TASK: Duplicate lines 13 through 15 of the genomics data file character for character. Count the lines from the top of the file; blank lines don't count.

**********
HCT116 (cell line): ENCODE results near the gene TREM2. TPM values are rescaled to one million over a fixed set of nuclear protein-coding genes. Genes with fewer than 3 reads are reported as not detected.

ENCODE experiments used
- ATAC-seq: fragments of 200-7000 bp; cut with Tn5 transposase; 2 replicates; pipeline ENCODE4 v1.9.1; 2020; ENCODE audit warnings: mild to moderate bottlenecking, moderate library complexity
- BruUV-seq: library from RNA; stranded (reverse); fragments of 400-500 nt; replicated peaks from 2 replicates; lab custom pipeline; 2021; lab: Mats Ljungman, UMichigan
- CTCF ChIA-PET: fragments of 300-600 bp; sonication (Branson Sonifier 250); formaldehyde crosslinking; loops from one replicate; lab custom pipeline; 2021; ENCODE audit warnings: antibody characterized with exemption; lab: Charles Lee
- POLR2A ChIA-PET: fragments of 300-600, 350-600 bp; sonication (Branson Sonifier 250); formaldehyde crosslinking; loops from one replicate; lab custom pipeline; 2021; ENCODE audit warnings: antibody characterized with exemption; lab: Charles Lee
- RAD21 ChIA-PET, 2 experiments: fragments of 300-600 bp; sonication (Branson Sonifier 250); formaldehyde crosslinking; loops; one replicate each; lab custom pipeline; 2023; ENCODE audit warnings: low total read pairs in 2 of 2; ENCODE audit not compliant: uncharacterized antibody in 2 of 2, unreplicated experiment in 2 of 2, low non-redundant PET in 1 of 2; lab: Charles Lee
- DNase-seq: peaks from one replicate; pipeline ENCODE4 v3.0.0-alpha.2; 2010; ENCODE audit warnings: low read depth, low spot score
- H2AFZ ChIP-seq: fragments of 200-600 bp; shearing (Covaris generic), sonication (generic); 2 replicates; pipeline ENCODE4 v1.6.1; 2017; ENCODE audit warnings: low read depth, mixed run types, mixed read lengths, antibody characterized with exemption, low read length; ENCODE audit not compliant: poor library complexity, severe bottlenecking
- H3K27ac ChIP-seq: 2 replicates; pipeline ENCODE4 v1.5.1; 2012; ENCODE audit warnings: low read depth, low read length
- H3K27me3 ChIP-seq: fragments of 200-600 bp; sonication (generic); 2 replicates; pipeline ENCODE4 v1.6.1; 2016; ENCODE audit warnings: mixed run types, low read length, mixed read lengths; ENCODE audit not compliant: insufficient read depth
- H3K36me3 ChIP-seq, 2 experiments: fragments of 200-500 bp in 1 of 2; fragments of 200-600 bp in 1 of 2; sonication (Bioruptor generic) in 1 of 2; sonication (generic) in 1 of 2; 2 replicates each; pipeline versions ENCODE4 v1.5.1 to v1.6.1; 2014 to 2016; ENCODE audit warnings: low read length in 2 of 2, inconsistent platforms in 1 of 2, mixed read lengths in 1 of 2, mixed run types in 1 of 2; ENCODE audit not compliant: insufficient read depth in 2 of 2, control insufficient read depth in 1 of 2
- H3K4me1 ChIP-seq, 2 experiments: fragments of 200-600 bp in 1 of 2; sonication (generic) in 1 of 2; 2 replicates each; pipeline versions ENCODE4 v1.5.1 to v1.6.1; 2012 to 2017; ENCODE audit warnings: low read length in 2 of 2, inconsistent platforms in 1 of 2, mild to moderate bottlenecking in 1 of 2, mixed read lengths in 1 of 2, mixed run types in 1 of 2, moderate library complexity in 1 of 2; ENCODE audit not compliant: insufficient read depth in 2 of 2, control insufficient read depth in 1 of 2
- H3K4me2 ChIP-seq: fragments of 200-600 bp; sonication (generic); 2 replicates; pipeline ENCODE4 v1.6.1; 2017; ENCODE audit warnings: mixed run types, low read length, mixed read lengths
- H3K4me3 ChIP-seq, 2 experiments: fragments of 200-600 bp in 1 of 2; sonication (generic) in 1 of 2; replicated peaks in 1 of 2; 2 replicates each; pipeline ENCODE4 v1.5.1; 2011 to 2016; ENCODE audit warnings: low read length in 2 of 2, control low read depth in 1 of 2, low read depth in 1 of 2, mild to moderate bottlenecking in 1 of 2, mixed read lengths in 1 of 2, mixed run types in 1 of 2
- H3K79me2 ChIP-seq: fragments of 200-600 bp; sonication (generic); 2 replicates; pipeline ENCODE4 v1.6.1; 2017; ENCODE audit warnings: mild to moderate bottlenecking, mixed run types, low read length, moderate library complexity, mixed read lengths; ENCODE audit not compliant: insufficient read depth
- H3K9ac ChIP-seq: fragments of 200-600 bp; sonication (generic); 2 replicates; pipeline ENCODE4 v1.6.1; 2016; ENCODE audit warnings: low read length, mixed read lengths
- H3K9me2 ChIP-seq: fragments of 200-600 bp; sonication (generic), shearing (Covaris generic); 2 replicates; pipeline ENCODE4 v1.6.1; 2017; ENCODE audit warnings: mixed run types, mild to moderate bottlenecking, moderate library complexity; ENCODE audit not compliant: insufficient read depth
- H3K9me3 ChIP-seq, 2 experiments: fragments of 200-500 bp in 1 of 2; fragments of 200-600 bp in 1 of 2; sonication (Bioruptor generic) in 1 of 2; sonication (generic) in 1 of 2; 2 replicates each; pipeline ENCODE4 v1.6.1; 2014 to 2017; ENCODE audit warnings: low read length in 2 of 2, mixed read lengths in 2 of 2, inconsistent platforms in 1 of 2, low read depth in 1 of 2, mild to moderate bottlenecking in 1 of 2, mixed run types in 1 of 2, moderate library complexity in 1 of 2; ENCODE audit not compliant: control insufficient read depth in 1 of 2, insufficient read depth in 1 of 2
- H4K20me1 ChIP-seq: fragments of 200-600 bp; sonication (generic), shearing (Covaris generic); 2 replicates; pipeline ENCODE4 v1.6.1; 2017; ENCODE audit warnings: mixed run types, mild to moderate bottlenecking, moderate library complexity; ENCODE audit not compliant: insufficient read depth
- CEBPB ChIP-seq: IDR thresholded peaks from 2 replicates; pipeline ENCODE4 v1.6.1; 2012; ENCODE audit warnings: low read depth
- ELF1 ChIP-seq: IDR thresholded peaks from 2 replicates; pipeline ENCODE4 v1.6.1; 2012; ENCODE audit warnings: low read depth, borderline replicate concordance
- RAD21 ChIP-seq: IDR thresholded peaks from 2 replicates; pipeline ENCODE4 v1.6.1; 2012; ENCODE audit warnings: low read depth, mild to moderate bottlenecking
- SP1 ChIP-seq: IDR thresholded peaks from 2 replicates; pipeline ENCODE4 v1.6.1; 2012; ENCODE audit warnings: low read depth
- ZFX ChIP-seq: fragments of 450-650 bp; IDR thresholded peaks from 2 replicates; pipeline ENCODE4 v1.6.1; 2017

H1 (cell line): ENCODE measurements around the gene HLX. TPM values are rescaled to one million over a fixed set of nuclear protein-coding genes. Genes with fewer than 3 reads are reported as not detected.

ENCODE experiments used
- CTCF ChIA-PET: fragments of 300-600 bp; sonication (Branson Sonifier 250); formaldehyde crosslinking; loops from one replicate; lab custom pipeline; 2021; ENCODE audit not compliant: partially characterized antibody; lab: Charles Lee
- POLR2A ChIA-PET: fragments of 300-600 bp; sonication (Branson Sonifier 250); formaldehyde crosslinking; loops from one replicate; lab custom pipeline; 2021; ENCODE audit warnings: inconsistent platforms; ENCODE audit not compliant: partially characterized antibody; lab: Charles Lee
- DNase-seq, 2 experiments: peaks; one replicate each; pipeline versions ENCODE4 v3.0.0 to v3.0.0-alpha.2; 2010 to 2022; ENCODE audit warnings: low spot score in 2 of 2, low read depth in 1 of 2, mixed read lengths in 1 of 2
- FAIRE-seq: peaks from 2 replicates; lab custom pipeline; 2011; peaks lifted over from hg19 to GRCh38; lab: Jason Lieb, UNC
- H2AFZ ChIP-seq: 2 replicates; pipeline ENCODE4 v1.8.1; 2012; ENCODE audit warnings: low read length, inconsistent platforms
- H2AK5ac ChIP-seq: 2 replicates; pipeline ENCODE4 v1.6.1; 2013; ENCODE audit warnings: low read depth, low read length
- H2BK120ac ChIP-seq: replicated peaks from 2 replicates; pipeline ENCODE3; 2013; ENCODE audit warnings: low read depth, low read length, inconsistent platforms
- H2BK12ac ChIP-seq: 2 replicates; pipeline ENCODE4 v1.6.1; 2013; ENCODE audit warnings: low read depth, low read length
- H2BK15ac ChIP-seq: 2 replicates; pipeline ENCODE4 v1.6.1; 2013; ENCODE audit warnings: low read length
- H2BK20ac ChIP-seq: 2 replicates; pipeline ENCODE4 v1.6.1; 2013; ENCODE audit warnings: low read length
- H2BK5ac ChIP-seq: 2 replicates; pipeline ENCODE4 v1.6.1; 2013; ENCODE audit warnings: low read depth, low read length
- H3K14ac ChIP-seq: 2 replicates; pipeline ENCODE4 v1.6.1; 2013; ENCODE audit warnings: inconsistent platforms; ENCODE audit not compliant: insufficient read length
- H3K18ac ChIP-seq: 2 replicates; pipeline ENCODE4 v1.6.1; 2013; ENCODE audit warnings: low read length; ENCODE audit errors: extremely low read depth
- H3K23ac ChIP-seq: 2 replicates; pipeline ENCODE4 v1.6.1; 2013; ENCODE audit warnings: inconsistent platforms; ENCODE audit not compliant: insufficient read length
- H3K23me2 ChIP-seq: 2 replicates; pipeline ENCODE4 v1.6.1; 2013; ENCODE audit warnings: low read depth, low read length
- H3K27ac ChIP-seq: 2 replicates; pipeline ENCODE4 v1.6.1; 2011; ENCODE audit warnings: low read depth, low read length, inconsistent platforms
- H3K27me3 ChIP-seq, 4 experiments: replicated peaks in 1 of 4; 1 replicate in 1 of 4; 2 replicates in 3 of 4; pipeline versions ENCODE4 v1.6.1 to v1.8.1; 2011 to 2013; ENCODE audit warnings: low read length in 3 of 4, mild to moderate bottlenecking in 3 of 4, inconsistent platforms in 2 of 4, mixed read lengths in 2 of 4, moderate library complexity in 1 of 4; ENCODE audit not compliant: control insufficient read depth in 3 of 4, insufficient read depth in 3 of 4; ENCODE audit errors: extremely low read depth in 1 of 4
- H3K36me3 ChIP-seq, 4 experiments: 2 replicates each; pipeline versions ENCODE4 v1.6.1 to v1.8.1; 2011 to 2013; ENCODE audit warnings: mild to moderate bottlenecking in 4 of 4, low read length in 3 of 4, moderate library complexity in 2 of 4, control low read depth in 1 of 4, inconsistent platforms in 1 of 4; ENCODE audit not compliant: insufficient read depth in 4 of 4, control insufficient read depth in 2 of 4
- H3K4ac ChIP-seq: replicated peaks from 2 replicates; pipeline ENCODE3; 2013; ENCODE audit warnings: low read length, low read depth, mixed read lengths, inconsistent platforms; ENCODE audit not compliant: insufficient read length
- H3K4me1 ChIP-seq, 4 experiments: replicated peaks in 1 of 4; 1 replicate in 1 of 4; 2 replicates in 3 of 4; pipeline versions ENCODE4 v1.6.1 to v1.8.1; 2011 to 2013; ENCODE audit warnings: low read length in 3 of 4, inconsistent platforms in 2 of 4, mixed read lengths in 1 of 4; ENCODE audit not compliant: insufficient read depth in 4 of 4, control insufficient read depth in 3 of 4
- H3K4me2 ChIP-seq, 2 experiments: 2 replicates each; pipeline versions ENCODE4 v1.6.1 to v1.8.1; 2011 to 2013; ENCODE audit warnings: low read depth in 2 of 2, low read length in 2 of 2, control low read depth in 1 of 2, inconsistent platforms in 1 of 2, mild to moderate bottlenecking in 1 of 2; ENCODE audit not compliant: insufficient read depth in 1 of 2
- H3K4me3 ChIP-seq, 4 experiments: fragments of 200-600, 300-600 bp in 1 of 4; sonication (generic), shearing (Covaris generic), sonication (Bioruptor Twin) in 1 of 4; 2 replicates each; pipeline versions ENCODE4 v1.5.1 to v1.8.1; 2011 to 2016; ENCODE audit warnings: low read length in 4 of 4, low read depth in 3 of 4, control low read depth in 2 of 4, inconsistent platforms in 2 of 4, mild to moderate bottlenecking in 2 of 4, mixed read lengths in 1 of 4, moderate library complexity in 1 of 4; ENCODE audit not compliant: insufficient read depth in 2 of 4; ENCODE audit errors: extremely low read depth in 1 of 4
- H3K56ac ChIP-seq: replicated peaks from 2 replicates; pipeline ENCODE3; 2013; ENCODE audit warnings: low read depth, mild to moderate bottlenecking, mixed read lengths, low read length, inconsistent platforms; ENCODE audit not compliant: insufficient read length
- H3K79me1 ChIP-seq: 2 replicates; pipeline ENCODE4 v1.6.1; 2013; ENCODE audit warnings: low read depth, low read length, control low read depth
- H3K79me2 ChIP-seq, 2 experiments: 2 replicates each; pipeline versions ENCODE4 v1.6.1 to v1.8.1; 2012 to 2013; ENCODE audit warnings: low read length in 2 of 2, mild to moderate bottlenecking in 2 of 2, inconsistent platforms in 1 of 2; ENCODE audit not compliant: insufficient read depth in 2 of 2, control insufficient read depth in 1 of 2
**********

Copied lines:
- H3K4me1 ChIP-seq, 2 experiments: fragments of 200-600 bp in 1 of 2; sonication (generic) in 1 of 2; 2 replicates each; pipeline versions ENCODE4 v1.5.1 to v1.6.1; 2012 to 2017; ENCODE audit warnings: low read length in 2 of 2, inconsistent platforms in 1 of 2, mild to moderate bottlenecking in 1 of 2, mixed read lengths in 1 of 2, mixed run types in 1 of 2, moderate library complexity in 1 of 2; ENCODE audit not compliant: insufficient read depth in 2 of 2, control insufficient read depth in 1 of 2
- H3K4me2 ChIP-seq: fragments of 200-600 bp; sonication (generic); 2 replicates; pipeline ENCODE4 v1.6.1; 2017; ENCODE audit warnings: mixed run types, low read length, mixed read lengths
- H3K4me3 ChIP-seq, 2 experiments: fragments of 200-600 bp in 1 of 2; sonication (generic) in 1 of 2; replicated peaks in 1 of 2; 2 replicates each; pipeline ENCODE4 v1.5.1; 2011 to 2016; ENCODE audit warnings: low read length in 2 of 2, control low read depth in 1 of 2, low read depth in 1 of 2, mild to moderate bottlenecking in 1 of 2, mixed read lengths in 1 of 2, mixed run types in 1 of 2